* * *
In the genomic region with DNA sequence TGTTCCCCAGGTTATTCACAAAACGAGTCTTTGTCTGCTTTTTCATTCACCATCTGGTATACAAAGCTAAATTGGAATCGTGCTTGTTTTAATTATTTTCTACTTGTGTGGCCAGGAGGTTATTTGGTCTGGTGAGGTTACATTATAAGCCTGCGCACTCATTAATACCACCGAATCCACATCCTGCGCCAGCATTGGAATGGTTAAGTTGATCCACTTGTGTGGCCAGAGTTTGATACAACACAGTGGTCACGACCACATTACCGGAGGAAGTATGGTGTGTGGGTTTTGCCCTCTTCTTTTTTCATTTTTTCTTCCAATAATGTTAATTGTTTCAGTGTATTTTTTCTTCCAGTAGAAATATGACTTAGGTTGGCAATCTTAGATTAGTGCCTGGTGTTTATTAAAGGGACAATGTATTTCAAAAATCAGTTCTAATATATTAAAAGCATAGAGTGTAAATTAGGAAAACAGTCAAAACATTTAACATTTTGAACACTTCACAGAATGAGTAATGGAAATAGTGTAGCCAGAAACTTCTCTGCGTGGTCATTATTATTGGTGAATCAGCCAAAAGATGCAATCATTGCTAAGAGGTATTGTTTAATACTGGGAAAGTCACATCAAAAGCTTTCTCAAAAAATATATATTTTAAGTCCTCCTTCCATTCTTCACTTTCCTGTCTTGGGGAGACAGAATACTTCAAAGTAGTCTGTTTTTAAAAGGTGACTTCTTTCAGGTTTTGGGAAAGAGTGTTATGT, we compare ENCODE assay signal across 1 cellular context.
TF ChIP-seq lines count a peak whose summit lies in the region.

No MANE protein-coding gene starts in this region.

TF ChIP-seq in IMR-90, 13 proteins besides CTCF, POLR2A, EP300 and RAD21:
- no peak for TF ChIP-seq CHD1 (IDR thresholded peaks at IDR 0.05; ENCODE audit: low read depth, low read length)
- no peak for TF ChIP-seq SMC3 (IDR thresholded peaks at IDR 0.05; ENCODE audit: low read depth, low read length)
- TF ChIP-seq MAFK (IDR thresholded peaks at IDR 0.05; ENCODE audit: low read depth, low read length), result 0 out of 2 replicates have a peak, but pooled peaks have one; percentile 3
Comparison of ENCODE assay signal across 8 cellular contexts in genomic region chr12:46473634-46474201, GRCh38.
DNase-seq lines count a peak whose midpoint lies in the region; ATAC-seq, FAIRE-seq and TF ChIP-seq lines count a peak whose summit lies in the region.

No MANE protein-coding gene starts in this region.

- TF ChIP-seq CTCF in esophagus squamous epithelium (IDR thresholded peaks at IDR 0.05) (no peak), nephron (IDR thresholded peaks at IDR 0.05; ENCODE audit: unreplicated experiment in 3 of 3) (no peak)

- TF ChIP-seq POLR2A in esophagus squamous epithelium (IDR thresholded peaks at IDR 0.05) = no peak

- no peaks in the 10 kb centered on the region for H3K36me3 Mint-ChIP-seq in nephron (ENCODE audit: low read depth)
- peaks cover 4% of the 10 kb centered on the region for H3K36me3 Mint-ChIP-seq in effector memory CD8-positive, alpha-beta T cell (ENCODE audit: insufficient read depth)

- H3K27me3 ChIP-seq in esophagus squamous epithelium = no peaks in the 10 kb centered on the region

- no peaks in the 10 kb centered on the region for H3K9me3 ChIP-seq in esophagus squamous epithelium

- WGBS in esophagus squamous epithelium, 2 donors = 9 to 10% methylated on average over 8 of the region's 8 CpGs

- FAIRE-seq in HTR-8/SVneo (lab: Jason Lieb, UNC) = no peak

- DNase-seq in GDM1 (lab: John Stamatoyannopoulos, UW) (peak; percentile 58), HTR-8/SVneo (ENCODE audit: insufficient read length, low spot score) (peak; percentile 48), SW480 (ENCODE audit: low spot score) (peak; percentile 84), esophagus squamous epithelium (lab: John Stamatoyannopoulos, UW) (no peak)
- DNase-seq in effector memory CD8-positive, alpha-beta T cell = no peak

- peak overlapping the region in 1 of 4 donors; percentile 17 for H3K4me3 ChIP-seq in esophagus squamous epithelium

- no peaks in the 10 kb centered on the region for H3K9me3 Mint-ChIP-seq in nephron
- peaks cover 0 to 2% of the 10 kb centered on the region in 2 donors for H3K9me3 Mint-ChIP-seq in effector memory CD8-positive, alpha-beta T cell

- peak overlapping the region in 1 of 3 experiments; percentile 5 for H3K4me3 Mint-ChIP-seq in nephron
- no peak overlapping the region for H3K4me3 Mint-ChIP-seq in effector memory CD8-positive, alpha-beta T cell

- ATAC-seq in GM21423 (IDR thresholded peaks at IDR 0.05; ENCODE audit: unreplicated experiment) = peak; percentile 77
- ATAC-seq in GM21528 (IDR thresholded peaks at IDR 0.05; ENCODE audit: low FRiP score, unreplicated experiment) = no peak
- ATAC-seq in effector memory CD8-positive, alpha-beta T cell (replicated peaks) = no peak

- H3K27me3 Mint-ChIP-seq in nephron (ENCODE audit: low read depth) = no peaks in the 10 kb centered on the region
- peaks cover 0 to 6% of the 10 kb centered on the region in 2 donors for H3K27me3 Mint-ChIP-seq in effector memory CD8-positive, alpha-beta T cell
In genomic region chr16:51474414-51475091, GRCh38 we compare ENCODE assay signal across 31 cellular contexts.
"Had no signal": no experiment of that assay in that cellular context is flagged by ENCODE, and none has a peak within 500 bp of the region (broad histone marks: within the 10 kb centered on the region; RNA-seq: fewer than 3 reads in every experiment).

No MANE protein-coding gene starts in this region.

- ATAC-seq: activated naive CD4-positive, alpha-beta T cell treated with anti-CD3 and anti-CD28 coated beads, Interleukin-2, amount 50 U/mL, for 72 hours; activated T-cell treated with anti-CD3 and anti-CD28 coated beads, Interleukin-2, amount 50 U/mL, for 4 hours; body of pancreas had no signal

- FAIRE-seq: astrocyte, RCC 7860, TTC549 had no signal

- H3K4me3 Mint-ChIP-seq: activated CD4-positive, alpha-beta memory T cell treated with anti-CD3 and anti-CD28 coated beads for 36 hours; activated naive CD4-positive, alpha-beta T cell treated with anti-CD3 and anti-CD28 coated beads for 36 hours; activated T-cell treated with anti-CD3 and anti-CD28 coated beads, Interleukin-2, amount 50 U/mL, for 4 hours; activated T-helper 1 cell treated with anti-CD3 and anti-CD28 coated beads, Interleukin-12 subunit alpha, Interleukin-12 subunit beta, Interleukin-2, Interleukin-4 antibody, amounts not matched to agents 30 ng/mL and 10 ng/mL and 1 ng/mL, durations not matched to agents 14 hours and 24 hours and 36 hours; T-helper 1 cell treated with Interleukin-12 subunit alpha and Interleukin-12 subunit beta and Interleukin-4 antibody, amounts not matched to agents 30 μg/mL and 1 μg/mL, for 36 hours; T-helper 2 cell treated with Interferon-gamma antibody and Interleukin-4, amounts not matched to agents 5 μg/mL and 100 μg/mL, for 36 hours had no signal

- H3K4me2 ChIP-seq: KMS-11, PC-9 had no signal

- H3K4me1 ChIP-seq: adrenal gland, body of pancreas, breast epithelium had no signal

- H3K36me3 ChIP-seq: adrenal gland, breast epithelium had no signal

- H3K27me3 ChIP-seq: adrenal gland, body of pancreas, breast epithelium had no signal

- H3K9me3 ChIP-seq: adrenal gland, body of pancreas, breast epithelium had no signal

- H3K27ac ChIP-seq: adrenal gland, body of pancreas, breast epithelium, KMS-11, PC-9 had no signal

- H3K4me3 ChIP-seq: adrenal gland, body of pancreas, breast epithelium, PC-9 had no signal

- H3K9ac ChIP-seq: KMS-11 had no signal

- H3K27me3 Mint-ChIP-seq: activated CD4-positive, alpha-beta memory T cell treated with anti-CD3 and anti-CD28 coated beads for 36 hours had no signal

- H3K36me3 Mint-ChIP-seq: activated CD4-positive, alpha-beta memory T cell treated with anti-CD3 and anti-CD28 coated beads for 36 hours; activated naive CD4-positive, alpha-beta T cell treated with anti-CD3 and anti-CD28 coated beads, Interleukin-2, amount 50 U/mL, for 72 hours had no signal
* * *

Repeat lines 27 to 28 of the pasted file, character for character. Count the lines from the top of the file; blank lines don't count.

- ATAC-seq in GM21528 (IDR thresholded peaks at IDR 0.05; ENCODE audit: low FRiP score, unreplicated experiment) = no peak
- ATAC-seq in effector memory CD8-positive, alpha-beta T cell (replicated peaks) = no peak